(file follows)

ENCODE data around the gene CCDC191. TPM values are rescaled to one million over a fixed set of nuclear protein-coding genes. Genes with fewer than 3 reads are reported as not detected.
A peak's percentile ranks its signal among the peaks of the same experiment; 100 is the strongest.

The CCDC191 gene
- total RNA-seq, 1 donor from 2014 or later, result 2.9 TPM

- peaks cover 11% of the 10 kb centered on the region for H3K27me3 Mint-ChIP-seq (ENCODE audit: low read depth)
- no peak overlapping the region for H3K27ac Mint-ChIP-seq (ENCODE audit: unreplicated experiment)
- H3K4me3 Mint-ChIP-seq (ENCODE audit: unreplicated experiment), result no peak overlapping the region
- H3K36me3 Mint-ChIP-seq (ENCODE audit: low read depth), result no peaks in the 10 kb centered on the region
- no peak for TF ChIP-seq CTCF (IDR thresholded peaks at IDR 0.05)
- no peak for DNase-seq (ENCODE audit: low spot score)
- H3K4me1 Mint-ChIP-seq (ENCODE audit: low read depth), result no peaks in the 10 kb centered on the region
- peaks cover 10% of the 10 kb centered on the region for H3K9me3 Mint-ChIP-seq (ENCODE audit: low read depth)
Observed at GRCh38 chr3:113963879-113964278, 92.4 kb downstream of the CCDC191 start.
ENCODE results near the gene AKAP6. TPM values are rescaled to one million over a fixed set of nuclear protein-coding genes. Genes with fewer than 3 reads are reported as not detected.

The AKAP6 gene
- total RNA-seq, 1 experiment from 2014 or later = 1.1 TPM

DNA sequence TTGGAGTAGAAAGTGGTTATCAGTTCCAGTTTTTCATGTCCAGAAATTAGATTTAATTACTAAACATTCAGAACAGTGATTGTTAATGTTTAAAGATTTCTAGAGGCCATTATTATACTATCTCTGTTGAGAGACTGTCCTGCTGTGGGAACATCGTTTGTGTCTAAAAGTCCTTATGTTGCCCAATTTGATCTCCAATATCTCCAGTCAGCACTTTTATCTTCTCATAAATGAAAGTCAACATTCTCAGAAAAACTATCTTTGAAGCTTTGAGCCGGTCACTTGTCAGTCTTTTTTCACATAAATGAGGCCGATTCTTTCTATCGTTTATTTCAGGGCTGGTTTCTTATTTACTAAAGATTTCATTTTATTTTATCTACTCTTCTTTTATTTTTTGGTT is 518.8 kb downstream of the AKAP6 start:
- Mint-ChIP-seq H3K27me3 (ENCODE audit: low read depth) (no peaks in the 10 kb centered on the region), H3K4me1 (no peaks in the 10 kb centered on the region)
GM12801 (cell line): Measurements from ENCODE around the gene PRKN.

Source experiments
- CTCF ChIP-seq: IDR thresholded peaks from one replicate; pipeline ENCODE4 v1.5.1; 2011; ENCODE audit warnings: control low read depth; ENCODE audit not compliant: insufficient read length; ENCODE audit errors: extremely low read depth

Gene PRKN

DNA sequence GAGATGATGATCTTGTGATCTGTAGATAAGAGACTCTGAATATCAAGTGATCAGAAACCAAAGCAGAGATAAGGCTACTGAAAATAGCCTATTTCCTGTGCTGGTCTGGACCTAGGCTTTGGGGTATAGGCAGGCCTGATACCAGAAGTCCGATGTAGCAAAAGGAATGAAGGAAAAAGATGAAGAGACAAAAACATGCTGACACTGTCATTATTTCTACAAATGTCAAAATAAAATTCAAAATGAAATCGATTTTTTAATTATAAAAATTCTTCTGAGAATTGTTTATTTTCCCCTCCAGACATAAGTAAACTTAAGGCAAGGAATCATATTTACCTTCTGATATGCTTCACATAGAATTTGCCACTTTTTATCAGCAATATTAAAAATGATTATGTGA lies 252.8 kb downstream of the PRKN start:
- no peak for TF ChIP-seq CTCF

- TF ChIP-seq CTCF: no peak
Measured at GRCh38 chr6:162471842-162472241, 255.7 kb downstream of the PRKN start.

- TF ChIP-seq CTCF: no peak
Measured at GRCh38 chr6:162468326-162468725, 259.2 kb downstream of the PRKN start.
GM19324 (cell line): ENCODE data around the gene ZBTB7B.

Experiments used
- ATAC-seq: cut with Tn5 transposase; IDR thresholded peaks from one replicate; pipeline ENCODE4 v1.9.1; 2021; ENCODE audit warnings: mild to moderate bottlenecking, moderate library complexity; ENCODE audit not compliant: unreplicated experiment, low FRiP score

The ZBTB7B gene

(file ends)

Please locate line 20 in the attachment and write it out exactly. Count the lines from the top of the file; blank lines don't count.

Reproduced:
Source experiments